Union Watch Highlights

Union Watch Highlights

California’s Gov. Brown vetoes union-sponsored legislation

By Paresh Dave, July 25, 2011, Sacramento Bee

Gov. Jerry Brown today vetoed a union-sponsored measure that would have mandated the make-up of local civil service commissions. American Federation of State, County and Municipal Employees was the source of Assembly Bill 455 by Assemblywoman Nora Campos, D-San Jose, which cleared the Legislature on party-line votes. The measure called for requiring local versions of the State Personnel Board to have half of its members appointed by the local government’s elected officials and the other half nominated by the largest local public sector union in the jurisdiction. AFSCME said the bill “would ensure that the commissions will be more balanced and fair.” But Brown expressed concerns in his veto message, saying the bill imposed a “top down, one-size-fits-all solution on all merit and personnel commissions statewide.” (read article)

Unions are top financial supporter of San Bernardino council race winner

By Brian Rokos, July 25, 2011, Press-Enterprise

The San Bernardino police and fire unions contributed $32,763 in cash and services to Robert Jenkins in the final weeks of the City Council Ward 2 campaign, an election that Jenkins won with almost twice as many votes as his nearest challenger. According to campaign fundraising documents filed with the city clerk, all but $1,820 of the contributions Jenkins received during the May 29 to June 25 reporting period came from the two public safety unions. (read article)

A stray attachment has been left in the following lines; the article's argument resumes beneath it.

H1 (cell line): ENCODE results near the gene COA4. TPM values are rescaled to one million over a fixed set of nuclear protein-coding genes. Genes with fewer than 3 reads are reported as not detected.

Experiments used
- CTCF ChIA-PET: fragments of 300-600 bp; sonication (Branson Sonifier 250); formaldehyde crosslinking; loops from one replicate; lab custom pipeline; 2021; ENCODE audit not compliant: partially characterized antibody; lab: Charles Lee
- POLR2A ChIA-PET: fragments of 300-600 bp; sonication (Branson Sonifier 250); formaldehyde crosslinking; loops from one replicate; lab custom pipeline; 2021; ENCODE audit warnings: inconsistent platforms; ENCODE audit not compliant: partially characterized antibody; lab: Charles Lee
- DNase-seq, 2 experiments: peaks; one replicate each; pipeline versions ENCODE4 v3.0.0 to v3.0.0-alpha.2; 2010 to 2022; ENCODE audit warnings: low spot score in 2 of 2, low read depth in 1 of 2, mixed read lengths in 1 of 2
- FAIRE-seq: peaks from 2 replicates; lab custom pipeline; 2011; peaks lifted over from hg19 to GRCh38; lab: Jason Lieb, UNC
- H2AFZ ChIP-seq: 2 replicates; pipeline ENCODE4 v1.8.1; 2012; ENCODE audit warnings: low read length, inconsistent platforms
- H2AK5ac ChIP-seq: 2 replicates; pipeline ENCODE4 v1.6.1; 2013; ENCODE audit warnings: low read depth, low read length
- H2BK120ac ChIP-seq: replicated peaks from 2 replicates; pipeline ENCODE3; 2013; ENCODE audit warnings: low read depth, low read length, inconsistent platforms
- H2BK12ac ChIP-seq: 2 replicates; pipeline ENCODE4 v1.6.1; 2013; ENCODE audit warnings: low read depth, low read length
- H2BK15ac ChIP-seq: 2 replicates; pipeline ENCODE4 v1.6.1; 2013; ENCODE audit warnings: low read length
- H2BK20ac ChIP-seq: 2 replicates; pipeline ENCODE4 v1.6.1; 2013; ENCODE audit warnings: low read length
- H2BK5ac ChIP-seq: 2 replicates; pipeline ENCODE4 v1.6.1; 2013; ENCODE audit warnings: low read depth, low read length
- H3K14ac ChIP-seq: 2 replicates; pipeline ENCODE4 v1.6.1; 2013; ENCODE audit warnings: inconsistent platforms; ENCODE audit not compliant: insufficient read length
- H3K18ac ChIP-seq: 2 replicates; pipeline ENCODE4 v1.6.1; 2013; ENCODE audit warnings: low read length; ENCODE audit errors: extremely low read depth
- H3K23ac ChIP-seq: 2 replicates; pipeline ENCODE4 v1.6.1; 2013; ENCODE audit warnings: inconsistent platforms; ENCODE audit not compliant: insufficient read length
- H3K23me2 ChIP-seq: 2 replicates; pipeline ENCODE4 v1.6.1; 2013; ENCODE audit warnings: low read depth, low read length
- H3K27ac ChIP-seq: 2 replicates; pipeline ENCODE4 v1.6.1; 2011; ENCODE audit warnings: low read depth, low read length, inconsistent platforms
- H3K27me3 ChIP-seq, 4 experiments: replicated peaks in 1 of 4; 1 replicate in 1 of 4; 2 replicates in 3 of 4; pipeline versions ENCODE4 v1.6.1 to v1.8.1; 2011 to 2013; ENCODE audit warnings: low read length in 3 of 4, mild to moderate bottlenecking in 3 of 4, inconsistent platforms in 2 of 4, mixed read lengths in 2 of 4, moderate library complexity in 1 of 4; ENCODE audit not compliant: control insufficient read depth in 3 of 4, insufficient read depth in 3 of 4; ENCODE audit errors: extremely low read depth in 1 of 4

Ohio voters will get to decide fate of union law

By Ann Sanner, July 23, 2011, Associated Press

Ohio voters will get to decide in November whether to repeal the state’s new collective bargaining law, which would let public worker unions negotiate wages but not health care, sick time or pension benefits. The state’s elections chief said Thursday that opponents had gathered enough valid signatures to put the question before voters. The measure is now suspended from taking effect until voters have their say. The law signed by GOP Gov. John Kasich in late March affects more than 350,000 public workers, including police officers, firefighters, teachers and state employees. Aside from restricting bargaining, it bans strikes and gets rid of automatic pay increases, replacing them with merit raises or performance pay. (read article)

NFL lockout shows unions hurt the economy

By Conn Carroll, July 24, 2011, Washington Examiner

NFL Commissioner Roger Goodell announced the first casualty of football’s latest labor dispute Thursday night: The Aug. 7 Hall of Fame Game between the St. Louis Rams and Chicago Bears has been canceled. Whether any of the rest of the preseason, or even the regular season, will happen is anyone’s guess. But one thing is certain: This lockout shows why labor unions are bad for business. It wasn’t supposed to be this way. Before the lockout began, liberal groups like the Center for American Progress were actually touting the negotiations as an opportunity to show “not just to NFL fans but to all Americans … that collective bargaining — the process where unionized workers and management negotiate wages, benefits, and working conditions — can create significant benefits for workers and owners.” (read article)